Aaaah Jacqui Lambie. The bogan from Tasmania. The potty-mouthed senator for the Palmer United Party who labelled the Liberals “gutless sycophants led by uncaring psychopaths”.
The simpleton who manages to make Pauline Hanson sound eloquent and well-informed. Now she finds herself in an almighty spot of bother with her latest foray in authentic speaking – daring to utter what she looks for in a man in response to a hypothetical question posed by a radio show no one outside of Tasmania has ever heard of.
“Outrageous!” screamed the men. “Show us yer tits – how'd you like us to say that to you?” they boomed.
“Outrageous!” screamed the feminists. “We’re back to saying we want men to be providers – in the boardroom and the bedroom!”
“Outrageous!” screamed the political elite. “Our elected representatives should display more decorum!”
Lambie is the sort of politician who makes us uncomfortable. She doesn’t pause thoughtfully before answering. She doesn’t trot out mind-numbing sound bites. While I don’t agree with her position on many things, no one can deny that outside of the major parties, she is one of the most talked-about politicians.
This month 12 new senators started terms in Parliament. It would be hard to find a single Australian "on the street" who could name more than two of them. Guaranteed, Lambie would be one.
On the face of it there is a lot to dismiss about Lambie, and the inconsistency of her party’s ideology.
But dig deeper and you’ll find a complex woman from an underprivileged background who’s achieved an almighty feat to be where she is now. A single mother who overcame mental health and substance abuse issues following a workplace injury.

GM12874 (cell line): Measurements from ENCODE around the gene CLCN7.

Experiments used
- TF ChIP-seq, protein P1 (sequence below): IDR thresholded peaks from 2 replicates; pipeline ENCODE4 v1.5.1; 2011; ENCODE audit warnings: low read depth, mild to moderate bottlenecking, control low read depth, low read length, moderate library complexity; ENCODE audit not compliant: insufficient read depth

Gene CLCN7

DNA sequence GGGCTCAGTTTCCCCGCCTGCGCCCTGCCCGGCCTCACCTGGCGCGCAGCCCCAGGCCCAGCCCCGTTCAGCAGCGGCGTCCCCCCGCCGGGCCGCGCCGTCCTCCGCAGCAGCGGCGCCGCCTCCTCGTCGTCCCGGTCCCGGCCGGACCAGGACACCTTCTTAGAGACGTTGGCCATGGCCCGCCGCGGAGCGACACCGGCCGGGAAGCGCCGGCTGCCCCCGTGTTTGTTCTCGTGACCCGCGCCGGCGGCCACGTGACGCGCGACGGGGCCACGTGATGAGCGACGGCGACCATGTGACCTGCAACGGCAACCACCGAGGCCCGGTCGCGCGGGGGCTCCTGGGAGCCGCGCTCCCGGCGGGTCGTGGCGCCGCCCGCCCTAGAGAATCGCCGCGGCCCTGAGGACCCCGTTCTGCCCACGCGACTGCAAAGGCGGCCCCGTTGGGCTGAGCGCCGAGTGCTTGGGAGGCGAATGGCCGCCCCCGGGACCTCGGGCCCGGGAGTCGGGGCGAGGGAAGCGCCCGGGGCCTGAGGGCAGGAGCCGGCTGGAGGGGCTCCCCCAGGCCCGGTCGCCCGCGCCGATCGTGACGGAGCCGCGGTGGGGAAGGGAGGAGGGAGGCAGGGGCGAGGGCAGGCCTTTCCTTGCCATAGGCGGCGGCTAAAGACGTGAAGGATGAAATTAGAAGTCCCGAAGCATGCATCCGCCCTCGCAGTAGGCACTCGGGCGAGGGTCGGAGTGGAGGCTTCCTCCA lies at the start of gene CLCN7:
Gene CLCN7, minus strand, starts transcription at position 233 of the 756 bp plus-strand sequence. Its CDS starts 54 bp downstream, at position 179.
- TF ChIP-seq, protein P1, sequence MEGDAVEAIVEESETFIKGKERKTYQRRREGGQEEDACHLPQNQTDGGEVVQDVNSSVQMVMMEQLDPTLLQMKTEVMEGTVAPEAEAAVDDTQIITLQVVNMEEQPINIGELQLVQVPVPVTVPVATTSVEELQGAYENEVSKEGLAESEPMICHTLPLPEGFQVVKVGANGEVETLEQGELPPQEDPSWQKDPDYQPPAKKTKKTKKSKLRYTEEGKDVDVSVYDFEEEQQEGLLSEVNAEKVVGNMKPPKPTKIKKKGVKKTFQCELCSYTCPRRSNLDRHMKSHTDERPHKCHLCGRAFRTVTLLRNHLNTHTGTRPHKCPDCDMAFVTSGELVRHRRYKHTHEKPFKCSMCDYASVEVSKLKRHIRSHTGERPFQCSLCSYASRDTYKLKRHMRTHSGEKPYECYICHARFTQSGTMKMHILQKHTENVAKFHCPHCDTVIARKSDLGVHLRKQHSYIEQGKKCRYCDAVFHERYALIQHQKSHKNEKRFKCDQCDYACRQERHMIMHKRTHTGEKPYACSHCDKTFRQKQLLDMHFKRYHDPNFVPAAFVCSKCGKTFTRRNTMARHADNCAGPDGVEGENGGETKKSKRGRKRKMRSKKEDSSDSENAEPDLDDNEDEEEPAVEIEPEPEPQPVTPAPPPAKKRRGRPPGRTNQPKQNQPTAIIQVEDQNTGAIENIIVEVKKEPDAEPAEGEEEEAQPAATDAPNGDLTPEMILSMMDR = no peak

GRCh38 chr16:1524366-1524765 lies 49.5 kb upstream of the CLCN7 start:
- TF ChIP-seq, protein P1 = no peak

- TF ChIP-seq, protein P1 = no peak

While Tony Abbott can show off his fitness by joining troops for training drills when the cameras are on, Lambie served in the army for 10 years. By necessity, communication in her former workplace is direct, efficient and unambiguous. There’s no room for polite discourse and mild-mannered weasel speak.
Just before the Tasmanian radio duo niggled her about her relationship status, Lambie confessed she’d been single for 11 years, largely due to psychological and physical problems that had consumed her life during that time.
She followed this very personal revelation with a quip about needing a whipper snipper to take care of business in the waxing department. To me, it was a self-deprecating attempt to lighten the weight of what had gone before. And being breakfast drone radio, the would-be Cupid hosts leapt on the opportunity to steer the conversation away, delving more deeply into an obvious personal abyss.
Lambie found herself reluctantly wheeled out as a candidate for the single men of Hobart to consider as a potential date. She did what any reasonable person in the same situation would – trot out an ideal man list that you can be almost certain no man would match up to, lest this is thought of as a serious quest. Hence, a big package. Salary and otherwise. Ahem.
Given that last year Lambie said the Greens “had destroyed all hope in Tasmania”, suggesting the party should be subjected to a Senate inquiry over the state’s high unemployment rate, she probably thought the bar was set pretty high, on one of those packages at least.
Still, 22-year-old caller “Jamie” was undeterred, keen for a date with the senator.
Clearly uncomfortable but trying to play ball, Lambie asked if Jamie had plenty of cash. “Being 22 and living in Tasmania, you might not be quite there yet,” she told him, in what could be regarded as a quick-witted crack at the state’s economic state.
But no, the deadpan humour was lost in the stampede to condemn her out-of-context sound bites and the launch of a thousand Twitter opinionettes.
To me, Lambie’s greatest crimes are against the English language. “If I can’t let me hair down a little bit and make fun on breakfast radio...”
Other than that, Lambie might not be saying what others want her to. But she is being heard.
So may the male commentators get back to being indignant, and the feminists go back to writing PhDs on the relativity of heteronormativity. And let Lambie be herself – a rarity in this political era.
Diana Elliott is a freelance writer.